In six of the 12 metropolitan regions, excluding Corsica and the overseas dependencies and territories (DOM-TOM), the FN is leading first-round voting intentions. In two of these, the FN looks well placed to win in the second round – Nord-Pas de Calais-Picardie, where Marine Le Pen is heading the list; and Provence – Alpes – Côte d’Azur (PACA), where Marion Maréchal Le Pen leads the FN. In both cases, the FN list is polling at 40% of first-round voting intentions. Similarly, in Alsace Champagne-Ardenne Lorraine, mayor of Belfort and the party’s second-in-command and chief strategist, Florian Phillipot, is just ahead of the mainstream Right in second-round vote intentions. Even in Aquitaine Limousin Poitou-Charentes and Pays de la Loire, former wastelands for FN votes, the party is polling 25% in the first round – potentially enough to see it through to the run-off. Moreover, polling of likelihood of vote sees FN voters as the most likely to turn out on Sunday – a reversal, as in 2014, of the usual lower turnout among these voters which has hampered the party in the past.
The old spectre of moderate politicians courting FN support to shore up their majorities now looks to be fading fast as the upper limit of regional election concerns. Under an electoral system which awards a 25% bonus of seats to the largest party in a region, next week’s second round could see the FN take a large majority in two or more newly expanded regional administrations with responsibility for economic planning, transport infrastructure, education and professional training. This time the focus will therefore be on mainstream party strategy and how to prevent the FN from winning regional executives. LR President Nicolas Sarkozy has clearly reiterated the ‘neither nor’ line of conduct of his party, which originated in the 2011 cantonals, announcing that the Republicans will stand in all second-round runoffs next Sunday. The PS leader, Jean-Christophe Cambadélis, has taken a more pragmatic wait-and-see stance, hoping for a late surge of support for his candidates in the field and cooperation with other parties of the Left between the two rounds. The truth is both parties are in a strategic gridlock as any attempt at reviving the now defunct Front Républicain would only give more ammunition to the FN for its traditional attacks against the so-called ‘UMPS’ – or, as Florian Philippot has now named it, the ‘herpes’ (RPS) coalition. For the PS to step down in Nord or PACA to support the right against the FN would also mean excluding themselves from regional assemblies for the next six years, which would only create more political unrest among already disgruntled party grassroots.
What are the likely outcomes across the other regions? The mainstream Right appears poised to take a number of regions from the Socialists. The Ile-de-France looks likely to swing to the Right, headed by Valérie Pécresse. There are two small vestiges of hope for the Left retaining the Parisian basin – first, the ideological gulf from centrists to Dupont-Aignan’s souverainistes that Pécresse must bridge in order to ensure a coherent majority; and second, an eleventh-hour coat-tail effect the polls may have missed on François Hollande’s resurgence in polls.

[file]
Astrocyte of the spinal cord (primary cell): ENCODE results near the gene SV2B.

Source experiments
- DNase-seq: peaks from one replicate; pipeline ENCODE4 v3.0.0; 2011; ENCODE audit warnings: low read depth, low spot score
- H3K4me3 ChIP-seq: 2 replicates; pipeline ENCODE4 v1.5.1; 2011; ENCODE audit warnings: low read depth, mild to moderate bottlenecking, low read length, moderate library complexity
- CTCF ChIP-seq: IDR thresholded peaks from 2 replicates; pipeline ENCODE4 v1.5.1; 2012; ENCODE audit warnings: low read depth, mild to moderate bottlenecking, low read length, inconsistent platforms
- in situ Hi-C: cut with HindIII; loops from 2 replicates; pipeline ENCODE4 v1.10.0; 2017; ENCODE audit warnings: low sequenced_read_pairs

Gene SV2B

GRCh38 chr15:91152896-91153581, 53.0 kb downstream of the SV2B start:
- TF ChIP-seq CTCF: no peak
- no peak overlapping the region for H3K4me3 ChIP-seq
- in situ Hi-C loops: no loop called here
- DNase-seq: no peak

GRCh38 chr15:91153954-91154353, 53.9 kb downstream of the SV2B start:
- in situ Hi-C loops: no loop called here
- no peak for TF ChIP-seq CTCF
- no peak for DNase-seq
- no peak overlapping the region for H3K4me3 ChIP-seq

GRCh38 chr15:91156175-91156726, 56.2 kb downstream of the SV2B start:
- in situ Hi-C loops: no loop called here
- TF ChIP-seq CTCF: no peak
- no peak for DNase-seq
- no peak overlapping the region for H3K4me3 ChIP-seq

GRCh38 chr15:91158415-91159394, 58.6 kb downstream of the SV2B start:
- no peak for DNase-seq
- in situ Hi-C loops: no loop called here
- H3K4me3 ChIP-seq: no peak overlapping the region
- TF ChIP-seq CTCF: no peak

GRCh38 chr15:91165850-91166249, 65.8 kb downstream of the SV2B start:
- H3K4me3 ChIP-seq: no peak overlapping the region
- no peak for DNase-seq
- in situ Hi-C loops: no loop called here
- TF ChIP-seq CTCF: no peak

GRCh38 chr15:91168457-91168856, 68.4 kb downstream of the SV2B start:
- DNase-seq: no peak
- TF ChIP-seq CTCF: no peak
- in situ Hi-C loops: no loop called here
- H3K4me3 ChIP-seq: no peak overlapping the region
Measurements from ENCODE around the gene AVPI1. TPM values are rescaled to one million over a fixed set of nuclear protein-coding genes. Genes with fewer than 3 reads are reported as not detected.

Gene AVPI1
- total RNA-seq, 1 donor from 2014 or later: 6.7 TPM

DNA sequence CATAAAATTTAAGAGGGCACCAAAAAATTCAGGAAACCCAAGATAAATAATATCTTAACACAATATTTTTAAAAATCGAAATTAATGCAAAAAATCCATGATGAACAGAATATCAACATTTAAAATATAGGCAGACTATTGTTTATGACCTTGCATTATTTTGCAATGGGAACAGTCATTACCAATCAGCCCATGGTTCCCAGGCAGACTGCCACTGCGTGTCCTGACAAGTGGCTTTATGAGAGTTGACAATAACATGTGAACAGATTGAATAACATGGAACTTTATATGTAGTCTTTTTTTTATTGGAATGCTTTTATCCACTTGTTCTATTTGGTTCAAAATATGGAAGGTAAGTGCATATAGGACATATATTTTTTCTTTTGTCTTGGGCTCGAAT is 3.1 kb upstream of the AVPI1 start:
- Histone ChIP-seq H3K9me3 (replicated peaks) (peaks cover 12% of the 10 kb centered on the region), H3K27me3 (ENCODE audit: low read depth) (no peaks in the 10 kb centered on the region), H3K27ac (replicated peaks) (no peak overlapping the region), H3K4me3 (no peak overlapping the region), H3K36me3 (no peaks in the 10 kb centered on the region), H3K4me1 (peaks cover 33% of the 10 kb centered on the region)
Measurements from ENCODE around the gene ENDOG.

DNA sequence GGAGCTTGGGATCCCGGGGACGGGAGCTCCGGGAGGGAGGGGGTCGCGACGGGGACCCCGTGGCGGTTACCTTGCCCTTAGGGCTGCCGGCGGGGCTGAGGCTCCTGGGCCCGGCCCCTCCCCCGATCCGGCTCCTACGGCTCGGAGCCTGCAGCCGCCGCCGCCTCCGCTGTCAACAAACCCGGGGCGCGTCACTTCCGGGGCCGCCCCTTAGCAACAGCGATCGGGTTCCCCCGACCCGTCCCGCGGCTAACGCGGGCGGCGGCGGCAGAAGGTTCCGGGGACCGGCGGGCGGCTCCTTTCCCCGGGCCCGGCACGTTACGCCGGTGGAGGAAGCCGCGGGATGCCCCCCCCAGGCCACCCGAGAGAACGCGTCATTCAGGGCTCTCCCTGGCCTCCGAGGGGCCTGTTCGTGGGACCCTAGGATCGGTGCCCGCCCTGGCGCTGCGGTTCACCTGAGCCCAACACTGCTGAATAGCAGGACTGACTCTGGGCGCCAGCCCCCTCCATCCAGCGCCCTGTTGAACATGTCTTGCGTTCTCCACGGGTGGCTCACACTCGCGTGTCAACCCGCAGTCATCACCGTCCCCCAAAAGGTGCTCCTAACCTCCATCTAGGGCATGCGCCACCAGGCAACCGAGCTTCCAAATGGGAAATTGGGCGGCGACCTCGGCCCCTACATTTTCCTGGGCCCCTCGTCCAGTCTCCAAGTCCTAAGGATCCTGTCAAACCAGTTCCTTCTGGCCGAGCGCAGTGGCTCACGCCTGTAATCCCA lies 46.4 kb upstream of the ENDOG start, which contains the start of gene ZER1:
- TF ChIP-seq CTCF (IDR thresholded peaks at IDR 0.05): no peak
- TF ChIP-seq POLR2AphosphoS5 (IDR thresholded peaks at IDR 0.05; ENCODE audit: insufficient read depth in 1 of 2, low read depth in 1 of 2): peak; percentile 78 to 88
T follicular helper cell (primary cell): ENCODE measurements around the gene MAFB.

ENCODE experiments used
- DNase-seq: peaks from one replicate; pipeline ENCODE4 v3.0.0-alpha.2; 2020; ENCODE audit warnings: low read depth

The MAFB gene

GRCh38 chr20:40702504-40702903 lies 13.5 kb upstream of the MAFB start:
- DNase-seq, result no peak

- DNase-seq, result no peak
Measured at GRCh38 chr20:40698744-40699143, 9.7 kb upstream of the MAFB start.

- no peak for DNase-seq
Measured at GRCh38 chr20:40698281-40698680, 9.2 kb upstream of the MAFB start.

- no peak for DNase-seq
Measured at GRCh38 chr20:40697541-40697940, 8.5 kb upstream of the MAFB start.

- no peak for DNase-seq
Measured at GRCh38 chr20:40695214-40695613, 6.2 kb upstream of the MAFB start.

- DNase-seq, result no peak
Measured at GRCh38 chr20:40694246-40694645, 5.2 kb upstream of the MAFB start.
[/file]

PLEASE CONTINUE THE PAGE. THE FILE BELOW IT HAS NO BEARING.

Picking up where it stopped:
Similar hopes must be going through many Socialist minds across France, with only four regions currently showing them ahead in the polls at the second round – Aquitaine Limousin Poitou-Charentes (+4 lead), Bourgogne Franche-Comté (+2), Bretagne (+12), and Languedoc-Roussillon Midi-Pyrénées. The remaining five regions look likely to fall to the Right, headed in two cases – Centre – Val de Loire and Normandie – by the centrist UDI.
Contrast this with the current situation where, in the 22 pre-reform regions, the mainstream Right holds the presidency of only one regional government – Alsace – with all other regions held by the Left. The likely outcome of regions v2.0 is likely to be a more variegated pink-blue palette, with dark blue stains along the edges, than the pure pink of v1.0 in 2010. To that extent, this ‘local’ election is likely to play a more traditional role in providing a benchmark of public opinion towards the incumbents in the lead-up to the 2017 Presidential race. How well the Right performs in ousting Socialist administrations will give a sense of the scale of their challenge to the Left in 18 months’ time. A Right-wing landslide is already off the cards, and limited LR success in the regionals will hamper Sarkozy’s bid in next year’s presidential primary, showing the limits of his hardline strategy against the FN. The current economic, migration and terrorism crisis provides Marine Le Pen with a very propitious context, putting the FN front and centre in French politics and increasing the salience of its traditional cultural agenda. How well the Radical Right performs on Sunday will give a sense of the challenge to both Left and Right that Marine Le Pen will present in 2017.